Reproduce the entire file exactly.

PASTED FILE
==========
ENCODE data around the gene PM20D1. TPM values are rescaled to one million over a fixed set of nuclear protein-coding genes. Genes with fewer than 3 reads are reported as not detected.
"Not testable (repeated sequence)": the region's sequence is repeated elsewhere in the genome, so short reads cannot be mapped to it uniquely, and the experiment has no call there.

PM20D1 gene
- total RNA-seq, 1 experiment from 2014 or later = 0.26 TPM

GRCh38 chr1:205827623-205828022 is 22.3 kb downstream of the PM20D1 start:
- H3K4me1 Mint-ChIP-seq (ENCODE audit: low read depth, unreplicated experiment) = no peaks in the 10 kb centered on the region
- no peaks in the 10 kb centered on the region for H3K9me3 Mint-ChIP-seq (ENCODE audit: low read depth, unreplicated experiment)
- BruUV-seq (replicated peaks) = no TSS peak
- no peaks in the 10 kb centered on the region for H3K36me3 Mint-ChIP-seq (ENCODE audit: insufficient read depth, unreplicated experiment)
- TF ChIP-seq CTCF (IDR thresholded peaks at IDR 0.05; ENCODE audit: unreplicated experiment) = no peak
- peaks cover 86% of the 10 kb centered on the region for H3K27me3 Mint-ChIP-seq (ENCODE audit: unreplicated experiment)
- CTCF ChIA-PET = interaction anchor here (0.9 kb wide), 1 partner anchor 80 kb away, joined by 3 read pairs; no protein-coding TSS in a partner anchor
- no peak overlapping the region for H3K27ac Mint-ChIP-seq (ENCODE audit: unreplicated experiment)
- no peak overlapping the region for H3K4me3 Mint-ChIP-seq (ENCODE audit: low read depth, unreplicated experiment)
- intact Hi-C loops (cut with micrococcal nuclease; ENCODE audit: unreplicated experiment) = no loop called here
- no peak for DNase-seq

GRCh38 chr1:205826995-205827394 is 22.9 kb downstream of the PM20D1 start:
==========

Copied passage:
ENCODE data around the gene PM20D1. TPM values are rescaled to one million over a fixed set of nuclear protein-coding genes. Genes with fewer than 3 reads are reported as not detected.
"Not testable (repeated sequence)": the region's sequence is repeated elsewhere in the genome, so short reads cannot be mapped to it uniquely, and the experiment has no call there.

PM20D1 gene
- total RNA-seq, 1 experiment from 2014 or later = 0.26 TPM

GRCh38 chr1:205827623-205828022 is 22.3 kb downstream of the PM20D1 start:
- H3K4me1 Mint-ChIP-seq (ENCODE audit: low read depth, unreplicated experiment) = no peaks in the 10 kb centered on the region
- no peaks in the 10 kb centered on the region for H3K9me3 Mint-ChIP-seq (ENCODE audit: low read depth, unreplicated experiment)
- BruUV-seq (replicated peaks) = no TSS peak
- no peaks in the 10 kb centered on the region for H3K36me3 Mint-ChIP-seq (ENCODE audit: insufficient read depth, unreplicated experiment)
- TF ChIP-seq CTCF (IDR thresholded peaks at IDR 0.05; ENCODE audit: unreplicated experiment) = no peak
- peaks cover 86% of the 10 kb centered on the region for H3K27me3 Mint-ChIP-seq (ENCODE audit: unreplicated experiment)
- CTCF ChIA-PET = interaction anchor here (0.9 kb wide), 1 partner anchor 80 kb away, joined by 3 read pairs; no protein-coding TSS in a partner anchor
- no peak overlapping the region for H3K27ac Mint-ChIP-seq (ENCODE audit: unreplicated experiment)
- no peak overlapping the region for H3K4me3 Mint-ChIP-seq (ENCODE audit: low read depth, unreplicated experiment)
- intact Hi-C loops (cut with micrococcal nuclease; ENCODE audit: unreplicated experiment) = no loop called here
- no peak for DNase-seq

GRCh38 chr1:205826995-205827394 is 22.9 kb downstream of the PM20D1 start: